Letter to congress

February 8, 2008 at 10:29 pm (1-800-IDEA-MAN)

Shortly after starting this blog I came up with 1-800-IDEA-MAN. My very first post was about letting fourth year medical students become PA’s once they have passed both Step I and Step II of the US Medical Licensing Exam. I decided to finally take some action on my idea by writing to my state’s representative and senator. Here is the letter that I sent to both of them.


Dear ____________,

I am writing to you today as a resident of District __ with my concerns about ______ health care. I am currently in my third year of medical school at the University of _____ and have witnessed firsthand the lack of proper resources to provide for the well-being of our citizens.

Solving healthcare woes is not only a priority of mine, but has become a major topic in this election year. While there are many ideas tossed around about how to provide greater access to care—such as malpractice reform and socialized medicine—I want to share a novel solution.

Currently, there exists a group of physician extenders known as physician assistants who work as mid-level providers to offer primary care and emergency services to many people. Physician assistants go through two years of training: one year of clinical course work, and one year of hospital experience. They then take a licensing exam to become certified here in the state of ______ as PA’s. Since they are not allowed to carry their own malpractice insurance, nor are they allowed to write unrestricted prescriptions, PA’s work under the guidance of a physician.

Now let’s consider medical school. To become an M.D., students must go through two years of clinical course work and two years of hospital experience. Before graduating, they must take two parts of the United States Medical Licensing Exam series. Even then, they are not licensed to practice as full physicians here in this state until they have completed one year of residency and passed part three of the series.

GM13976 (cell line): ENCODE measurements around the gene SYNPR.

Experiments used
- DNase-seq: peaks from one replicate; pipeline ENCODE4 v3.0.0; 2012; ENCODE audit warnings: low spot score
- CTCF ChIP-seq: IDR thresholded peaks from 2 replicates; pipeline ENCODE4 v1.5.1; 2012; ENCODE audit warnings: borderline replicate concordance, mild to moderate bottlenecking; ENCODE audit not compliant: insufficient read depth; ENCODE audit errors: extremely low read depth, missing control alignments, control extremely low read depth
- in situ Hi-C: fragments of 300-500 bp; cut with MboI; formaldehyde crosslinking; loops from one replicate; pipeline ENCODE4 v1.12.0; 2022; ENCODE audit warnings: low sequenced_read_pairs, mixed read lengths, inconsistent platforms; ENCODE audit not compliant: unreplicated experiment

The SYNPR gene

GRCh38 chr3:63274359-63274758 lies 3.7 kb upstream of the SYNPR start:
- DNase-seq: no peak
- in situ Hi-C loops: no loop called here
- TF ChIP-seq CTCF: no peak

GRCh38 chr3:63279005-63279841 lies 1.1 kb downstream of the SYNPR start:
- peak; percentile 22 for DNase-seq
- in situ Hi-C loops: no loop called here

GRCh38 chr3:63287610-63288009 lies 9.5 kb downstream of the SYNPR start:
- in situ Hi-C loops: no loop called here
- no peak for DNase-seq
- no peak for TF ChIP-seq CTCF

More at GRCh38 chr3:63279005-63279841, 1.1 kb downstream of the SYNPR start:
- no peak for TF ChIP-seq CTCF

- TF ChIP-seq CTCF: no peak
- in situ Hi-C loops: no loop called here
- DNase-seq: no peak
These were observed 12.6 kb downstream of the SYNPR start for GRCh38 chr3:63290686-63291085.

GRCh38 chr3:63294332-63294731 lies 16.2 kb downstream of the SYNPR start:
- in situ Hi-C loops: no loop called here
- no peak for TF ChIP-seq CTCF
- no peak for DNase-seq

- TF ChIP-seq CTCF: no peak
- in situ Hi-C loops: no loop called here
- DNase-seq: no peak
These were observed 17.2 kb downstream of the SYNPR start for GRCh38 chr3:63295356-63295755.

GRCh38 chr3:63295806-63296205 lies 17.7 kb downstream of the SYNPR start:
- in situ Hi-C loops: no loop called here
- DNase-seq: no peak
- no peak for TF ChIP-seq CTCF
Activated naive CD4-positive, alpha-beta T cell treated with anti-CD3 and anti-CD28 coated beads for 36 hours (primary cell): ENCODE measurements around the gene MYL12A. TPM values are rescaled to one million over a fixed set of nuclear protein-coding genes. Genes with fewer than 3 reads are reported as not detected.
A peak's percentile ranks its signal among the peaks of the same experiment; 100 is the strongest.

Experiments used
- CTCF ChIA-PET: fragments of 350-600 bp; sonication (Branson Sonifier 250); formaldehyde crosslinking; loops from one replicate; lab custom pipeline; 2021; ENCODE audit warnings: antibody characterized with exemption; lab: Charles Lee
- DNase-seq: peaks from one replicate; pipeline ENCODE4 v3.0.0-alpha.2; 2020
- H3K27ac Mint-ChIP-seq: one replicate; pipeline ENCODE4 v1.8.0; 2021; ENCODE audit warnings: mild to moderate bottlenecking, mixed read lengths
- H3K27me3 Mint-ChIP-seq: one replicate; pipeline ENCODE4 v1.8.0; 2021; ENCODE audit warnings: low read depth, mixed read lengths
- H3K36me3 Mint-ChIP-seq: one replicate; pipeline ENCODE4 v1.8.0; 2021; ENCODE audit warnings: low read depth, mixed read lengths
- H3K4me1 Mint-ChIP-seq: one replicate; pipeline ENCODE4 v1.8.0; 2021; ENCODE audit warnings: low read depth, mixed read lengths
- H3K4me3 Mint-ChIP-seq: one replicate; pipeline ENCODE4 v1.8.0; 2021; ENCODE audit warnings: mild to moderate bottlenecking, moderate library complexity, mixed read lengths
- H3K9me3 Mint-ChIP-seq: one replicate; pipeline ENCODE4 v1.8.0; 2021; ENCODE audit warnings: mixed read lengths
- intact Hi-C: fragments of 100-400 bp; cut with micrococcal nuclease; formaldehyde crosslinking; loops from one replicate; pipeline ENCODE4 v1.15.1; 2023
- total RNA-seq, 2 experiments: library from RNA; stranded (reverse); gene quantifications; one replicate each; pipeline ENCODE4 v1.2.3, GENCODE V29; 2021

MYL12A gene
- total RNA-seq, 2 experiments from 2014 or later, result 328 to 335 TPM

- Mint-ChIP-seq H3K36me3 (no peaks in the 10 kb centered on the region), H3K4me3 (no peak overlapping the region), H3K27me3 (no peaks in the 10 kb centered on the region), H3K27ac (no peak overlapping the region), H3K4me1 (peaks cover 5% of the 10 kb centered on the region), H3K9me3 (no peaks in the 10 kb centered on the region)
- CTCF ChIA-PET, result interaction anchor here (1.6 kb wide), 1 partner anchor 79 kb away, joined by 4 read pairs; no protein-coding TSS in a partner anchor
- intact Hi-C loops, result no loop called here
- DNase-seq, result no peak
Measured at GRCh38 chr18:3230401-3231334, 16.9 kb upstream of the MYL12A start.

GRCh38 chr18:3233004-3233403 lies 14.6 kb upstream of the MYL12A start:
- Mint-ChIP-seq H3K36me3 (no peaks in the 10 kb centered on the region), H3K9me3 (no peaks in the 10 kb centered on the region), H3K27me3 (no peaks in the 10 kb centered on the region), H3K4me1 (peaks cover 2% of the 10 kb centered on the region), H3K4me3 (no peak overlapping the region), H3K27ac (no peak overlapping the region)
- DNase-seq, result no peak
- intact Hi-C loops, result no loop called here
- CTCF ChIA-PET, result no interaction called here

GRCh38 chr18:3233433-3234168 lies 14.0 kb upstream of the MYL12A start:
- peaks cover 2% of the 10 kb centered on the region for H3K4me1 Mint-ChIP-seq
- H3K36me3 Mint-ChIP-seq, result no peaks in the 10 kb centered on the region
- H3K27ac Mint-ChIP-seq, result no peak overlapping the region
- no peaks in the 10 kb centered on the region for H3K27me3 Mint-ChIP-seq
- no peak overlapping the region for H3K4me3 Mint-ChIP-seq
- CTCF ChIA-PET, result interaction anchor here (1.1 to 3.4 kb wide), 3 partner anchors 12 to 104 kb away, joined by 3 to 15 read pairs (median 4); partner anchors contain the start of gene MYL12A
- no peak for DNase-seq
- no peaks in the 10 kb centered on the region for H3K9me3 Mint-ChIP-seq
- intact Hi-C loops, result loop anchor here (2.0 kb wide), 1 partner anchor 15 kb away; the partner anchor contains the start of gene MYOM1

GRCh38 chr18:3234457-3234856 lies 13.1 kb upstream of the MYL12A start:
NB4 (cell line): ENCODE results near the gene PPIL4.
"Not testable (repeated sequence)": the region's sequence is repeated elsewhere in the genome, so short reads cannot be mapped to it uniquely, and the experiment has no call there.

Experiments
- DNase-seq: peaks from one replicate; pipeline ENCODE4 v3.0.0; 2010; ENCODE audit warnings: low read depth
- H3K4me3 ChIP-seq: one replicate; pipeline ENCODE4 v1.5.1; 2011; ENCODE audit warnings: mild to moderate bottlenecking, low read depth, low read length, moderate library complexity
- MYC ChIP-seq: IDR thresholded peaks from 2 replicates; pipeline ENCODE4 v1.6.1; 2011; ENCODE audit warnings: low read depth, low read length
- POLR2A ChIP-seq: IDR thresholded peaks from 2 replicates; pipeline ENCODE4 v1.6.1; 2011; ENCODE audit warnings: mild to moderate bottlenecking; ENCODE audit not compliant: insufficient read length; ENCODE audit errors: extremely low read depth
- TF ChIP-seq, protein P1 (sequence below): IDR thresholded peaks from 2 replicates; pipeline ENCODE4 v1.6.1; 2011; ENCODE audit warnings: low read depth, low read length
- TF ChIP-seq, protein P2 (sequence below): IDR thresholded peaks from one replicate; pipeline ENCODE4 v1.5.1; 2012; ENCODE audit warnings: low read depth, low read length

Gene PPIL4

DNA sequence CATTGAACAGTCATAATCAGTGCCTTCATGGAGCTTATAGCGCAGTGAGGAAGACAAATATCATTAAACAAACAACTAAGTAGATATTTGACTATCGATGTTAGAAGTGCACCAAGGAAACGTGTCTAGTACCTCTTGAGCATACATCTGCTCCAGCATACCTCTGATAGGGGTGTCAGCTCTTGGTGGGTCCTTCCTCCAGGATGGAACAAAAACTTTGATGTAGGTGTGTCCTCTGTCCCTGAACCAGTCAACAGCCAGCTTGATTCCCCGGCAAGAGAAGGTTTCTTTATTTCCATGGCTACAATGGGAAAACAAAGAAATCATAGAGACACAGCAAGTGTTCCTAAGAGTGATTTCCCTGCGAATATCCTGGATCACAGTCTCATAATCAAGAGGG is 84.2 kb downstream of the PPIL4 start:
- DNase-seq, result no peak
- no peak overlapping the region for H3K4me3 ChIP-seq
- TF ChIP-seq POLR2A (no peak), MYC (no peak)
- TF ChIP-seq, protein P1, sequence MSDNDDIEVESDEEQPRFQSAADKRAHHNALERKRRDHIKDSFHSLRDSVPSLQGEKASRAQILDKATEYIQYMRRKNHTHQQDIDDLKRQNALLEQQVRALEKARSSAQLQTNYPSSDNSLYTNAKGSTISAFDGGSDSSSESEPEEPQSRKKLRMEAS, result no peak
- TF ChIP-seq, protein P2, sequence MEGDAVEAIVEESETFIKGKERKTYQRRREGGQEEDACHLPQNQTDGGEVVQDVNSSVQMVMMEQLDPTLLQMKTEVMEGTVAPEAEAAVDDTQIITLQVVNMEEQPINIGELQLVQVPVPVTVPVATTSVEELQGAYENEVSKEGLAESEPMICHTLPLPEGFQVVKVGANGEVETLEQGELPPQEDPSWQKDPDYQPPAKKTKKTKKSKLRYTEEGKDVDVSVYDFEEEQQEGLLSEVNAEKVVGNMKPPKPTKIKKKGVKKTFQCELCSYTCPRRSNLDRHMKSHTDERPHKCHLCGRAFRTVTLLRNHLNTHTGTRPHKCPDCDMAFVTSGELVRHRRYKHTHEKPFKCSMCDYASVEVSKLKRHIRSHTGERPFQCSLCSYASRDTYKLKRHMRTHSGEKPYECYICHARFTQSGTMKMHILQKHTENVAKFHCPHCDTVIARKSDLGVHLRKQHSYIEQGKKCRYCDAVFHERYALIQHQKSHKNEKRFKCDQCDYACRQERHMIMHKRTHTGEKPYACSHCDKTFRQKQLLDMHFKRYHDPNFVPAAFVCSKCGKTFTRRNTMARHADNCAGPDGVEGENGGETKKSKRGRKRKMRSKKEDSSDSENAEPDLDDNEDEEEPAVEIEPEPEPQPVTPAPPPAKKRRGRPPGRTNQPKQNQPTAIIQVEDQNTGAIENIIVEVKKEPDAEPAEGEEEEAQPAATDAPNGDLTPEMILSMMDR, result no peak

I propose that medical students who have completed their third year of training and who have successfully passed both Step I and Step II of the US Medical Licensing Exam should be automatically qualified to practice as physician assistants here in the state of ______. There would be several benefits.

First, they would reduce the burden on current physicians. The American Medical Association names ______ as a crisis state because of its medical malpractice woes. Many doctors have left the state and many more are limiting their practice, resulting in reduced access to health care. By having more physician assistants available, state residents would have greater access to primary care.

Second, medical students would enjoy the benefits of holding a job while in their final year of training. At my own university, many medical students graduate with over $200,000 in debt as a result of high tuition costs. By generating some income, medical students will be able to offset a small part of the financial burden of achieving their dreams to become doctors.

I’m not suggesting that these medical students/physician assistants will replace primary care doctors. They will continue to work under the guidance of current licensed physicians. Given the hiring rate of PA’s, I think it’s such a plan would work smoothly without causing any disruption to the job market.

I would appreciate your feedback on my idea. My proposal is certainly not going to completely fix the problem of healthcare access, but it will alleviate some of the strain without causing a rise in taxes or a reduction in physician autonomy.

Half M.D.


1 Comment

  1. MSG said,

    I personally think that this would be a good idea. After all, we have as much, if not more education and right to be acting as PAs and a source of income would be nice. Plus it would allow the anticlimactic 4th year to actually be worth something and not a brain sink.

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